Minassian VA, Yan X, Lichtenfeld MJ, Sun H, Stewart WF., Neurourol Urodyn. 31(4):470-4. doi: 10.1002/nau.22235. Epub 2012 Feb 29., 2012 Apr 01
AIMS: To determine predictors of health care utilization in women with urinary incontinence (UI) from the population to specialty care.
METHODS: The General Longitudinal Overactive Bladder Evaluation-UI is a population-based study on the natural history of UI in women ≥40 years of age. Prevalence of UI was estimated using the Bladder Health Survey (BHS). Survey data were linked with electronic health records (EHRs) to examine factors associated with a clinical UI diagnosis using logistic regression. Risk factors analyzed included: UI symptoms, subtypes, bother, severity, duration, and effect on quality of life, and demographic and other health characteristics. All statistical tests were two-sided with a P-value < 0.05 being significant.
RESULTS: The overall prevalence of any UI based on responses to the BHS was 1,618/4,064 (40%). Of the 1,618 women with UI, there were only 398 (25%) women with EHR (clinical) diagnosis of UI. Women with UI versus those without UI were more likely to be have a BMI >25 kg/m(2) (70% vs. 58%), more likely to be parous (91% vs. 87%) and college educated (54% vs. 46%), P < 0.001. After adjusting for confounders in the model, variables significantly associated with clinical UI diagnosis included: older age (OR = 1.96), higher parity (> 1 birth) (OR = 1.76), higher urgency UI (OR = 1.08), adaptive behavior (OR = 1.2), and UI bother scores (OR = 1.01), as well as more frequent outpatient visits (OR = 1.03), P < 0.05.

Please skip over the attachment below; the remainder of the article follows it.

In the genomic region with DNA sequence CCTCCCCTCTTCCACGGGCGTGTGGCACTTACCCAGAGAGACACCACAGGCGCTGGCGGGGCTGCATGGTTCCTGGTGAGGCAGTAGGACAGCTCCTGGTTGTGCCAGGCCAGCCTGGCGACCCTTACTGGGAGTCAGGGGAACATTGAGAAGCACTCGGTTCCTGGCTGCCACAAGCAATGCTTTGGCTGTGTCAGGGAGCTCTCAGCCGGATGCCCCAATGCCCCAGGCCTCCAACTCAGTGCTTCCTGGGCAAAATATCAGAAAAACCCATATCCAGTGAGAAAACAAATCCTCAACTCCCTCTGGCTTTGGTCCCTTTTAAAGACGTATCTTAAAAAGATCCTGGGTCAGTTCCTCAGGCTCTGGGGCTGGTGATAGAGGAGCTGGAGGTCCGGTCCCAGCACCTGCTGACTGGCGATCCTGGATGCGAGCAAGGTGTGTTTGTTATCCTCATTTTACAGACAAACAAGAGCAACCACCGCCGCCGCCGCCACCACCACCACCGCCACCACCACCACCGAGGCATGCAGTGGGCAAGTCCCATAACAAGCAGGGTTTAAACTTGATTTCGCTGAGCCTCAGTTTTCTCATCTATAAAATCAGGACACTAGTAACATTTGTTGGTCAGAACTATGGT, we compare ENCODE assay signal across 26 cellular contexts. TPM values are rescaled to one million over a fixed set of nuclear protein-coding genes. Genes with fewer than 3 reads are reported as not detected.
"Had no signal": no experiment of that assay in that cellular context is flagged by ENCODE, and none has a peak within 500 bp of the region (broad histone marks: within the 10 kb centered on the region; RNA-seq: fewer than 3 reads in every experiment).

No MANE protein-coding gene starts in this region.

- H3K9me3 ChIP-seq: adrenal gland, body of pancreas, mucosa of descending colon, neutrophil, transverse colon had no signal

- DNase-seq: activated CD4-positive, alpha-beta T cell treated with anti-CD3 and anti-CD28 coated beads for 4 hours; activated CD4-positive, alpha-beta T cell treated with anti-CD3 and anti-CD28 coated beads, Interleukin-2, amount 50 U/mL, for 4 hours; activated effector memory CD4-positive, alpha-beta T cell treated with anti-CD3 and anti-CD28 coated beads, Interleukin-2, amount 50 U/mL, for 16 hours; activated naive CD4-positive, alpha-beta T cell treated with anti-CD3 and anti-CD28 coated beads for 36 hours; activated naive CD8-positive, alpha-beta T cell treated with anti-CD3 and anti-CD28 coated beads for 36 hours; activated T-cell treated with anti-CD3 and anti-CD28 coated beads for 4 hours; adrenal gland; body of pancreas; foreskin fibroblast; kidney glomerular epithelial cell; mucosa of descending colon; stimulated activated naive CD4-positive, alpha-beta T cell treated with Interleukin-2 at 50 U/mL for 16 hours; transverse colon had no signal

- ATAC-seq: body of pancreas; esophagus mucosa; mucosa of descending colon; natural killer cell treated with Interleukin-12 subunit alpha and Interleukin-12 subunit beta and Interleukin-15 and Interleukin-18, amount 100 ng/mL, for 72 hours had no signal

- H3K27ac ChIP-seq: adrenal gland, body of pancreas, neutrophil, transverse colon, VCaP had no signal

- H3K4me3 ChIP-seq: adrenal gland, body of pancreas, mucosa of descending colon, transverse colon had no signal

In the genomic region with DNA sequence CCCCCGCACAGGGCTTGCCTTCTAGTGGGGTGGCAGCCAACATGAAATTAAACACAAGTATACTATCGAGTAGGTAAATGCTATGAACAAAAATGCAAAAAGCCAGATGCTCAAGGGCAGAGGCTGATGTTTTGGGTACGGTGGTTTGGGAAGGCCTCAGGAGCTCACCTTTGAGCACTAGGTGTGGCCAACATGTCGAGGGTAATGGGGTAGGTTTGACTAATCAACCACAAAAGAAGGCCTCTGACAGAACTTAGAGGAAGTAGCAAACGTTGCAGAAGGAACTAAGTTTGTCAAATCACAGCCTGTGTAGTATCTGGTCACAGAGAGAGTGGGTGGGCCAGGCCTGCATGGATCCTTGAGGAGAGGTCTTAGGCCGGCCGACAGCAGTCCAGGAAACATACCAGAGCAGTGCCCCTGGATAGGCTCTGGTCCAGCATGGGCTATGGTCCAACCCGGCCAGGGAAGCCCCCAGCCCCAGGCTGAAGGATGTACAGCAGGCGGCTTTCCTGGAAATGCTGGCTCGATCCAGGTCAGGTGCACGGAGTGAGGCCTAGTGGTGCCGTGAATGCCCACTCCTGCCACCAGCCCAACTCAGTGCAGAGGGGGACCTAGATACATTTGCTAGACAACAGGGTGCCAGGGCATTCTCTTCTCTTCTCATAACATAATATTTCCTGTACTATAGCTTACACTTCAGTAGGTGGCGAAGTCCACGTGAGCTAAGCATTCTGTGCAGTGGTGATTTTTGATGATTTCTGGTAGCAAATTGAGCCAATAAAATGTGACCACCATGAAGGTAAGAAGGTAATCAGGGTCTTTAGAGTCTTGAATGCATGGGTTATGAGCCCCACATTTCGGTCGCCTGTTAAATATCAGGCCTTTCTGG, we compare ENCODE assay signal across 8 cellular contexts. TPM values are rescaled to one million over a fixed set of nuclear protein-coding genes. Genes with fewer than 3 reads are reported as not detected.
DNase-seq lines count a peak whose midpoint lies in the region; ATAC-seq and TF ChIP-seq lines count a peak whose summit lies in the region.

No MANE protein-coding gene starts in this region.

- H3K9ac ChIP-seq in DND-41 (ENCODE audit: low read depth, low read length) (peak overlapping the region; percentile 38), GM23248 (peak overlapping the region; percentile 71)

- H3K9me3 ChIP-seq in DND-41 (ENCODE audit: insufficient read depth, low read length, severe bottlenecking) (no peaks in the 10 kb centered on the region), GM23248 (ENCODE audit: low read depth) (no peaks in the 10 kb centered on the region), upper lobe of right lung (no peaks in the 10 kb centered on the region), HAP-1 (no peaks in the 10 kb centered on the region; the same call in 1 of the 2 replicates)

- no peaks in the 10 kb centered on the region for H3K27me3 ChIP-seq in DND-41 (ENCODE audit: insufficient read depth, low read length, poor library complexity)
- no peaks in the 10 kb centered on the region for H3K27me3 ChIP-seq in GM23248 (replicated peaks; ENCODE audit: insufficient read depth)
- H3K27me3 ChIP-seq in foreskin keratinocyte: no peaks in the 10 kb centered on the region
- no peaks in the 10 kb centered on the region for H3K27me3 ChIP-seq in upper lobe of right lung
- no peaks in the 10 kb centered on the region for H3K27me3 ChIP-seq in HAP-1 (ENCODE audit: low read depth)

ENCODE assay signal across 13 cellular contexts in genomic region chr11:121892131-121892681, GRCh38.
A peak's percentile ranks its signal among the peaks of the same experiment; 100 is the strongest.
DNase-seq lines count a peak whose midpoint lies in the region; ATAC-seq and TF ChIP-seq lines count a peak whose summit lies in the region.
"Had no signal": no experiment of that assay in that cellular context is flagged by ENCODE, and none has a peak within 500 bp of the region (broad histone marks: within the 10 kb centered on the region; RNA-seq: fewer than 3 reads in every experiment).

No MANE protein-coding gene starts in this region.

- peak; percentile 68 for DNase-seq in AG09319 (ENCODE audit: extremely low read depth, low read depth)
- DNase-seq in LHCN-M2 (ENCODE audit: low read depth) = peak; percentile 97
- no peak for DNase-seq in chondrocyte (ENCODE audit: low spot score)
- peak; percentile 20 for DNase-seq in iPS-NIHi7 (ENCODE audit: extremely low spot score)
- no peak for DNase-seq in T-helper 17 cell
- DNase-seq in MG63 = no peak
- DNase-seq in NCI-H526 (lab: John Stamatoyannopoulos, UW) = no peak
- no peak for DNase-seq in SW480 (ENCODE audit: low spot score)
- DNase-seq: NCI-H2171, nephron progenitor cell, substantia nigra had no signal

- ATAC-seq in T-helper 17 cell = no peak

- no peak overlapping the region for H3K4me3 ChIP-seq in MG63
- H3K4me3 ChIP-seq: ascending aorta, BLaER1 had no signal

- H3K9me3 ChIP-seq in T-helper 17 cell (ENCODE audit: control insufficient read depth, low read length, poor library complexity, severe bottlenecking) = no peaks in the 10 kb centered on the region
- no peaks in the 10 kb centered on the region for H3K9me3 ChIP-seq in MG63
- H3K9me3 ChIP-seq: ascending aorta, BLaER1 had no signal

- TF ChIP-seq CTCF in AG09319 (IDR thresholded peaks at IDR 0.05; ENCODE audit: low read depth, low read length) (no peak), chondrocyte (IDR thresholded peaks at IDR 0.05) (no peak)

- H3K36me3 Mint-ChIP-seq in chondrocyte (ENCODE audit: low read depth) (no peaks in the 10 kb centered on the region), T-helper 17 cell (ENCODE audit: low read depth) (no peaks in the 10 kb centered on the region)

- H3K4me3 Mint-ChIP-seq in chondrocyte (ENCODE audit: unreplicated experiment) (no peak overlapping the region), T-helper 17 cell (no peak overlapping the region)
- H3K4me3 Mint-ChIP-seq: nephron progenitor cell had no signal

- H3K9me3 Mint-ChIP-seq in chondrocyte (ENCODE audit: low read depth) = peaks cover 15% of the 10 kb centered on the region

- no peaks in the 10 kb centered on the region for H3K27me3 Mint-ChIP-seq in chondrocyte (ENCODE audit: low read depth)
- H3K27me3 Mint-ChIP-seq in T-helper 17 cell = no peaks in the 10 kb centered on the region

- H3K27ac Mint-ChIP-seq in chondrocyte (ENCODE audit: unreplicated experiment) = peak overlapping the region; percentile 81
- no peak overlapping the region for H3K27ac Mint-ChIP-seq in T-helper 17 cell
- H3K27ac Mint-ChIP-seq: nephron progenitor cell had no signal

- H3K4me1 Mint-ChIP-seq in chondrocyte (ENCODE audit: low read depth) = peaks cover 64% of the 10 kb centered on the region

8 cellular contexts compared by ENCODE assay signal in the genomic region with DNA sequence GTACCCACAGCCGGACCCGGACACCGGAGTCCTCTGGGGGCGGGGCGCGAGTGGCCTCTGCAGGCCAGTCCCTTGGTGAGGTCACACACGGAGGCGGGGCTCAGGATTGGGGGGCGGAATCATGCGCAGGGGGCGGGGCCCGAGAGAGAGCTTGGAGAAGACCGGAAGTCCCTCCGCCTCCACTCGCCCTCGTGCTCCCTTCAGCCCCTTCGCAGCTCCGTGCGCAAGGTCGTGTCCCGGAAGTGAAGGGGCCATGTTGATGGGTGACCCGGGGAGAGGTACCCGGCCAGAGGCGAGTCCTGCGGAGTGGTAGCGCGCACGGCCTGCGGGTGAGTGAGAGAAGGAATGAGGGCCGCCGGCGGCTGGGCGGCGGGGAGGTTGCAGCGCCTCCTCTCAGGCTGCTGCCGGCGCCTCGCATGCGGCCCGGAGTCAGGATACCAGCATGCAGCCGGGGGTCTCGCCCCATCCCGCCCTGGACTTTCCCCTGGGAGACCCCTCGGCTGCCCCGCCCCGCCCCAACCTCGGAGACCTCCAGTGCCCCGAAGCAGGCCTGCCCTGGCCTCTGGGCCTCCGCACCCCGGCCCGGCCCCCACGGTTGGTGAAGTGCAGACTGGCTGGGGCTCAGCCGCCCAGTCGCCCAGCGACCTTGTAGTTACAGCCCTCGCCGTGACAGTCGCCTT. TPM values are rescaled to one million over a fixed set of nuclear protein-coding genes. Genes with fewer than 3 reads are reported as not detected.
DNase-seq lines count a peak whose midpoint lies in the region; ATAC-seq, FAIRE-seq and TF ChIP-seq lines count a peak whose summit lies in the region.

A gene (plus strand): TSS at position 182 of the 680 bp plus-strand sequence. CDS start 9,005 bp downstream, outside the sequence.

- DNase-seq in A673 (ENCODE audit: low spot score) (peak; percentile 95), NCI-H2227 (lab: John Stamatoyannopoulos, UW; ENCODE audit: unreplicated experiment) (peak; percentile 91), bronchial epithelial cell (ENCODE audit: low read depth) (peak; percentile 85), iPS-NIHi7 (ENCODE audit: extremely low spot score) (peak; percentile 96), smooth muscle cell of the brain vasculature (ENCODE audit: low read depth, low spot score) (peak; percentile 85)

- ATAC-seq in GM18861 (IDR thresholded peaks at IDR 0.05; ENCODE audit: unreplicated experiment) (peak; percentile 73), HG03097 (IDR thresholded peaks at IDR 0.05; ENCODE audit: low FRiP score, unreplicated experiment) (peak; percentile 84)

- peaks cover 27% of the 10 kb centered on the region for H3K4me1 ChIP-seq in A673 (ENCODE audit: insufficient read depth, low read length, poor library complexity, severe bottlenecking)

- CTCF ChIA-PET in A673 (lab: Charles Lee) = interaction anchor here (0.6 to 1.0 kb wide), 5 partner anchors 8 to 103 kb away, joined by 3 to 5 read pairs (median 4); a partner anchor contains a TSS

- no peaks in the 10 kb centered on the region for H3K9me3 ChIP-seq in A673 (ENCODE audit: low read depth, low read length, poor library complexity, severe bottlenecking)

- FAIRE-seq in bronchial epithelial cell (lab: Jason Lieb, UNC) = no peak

CONCLUSIONS: UI is a highly prevalent condition with only a minority of women seeking care. Factors associated with health care utilization include older age, parity (1+), number of doctor visits, urgency UI subtype, UI bother, and impact on behavior.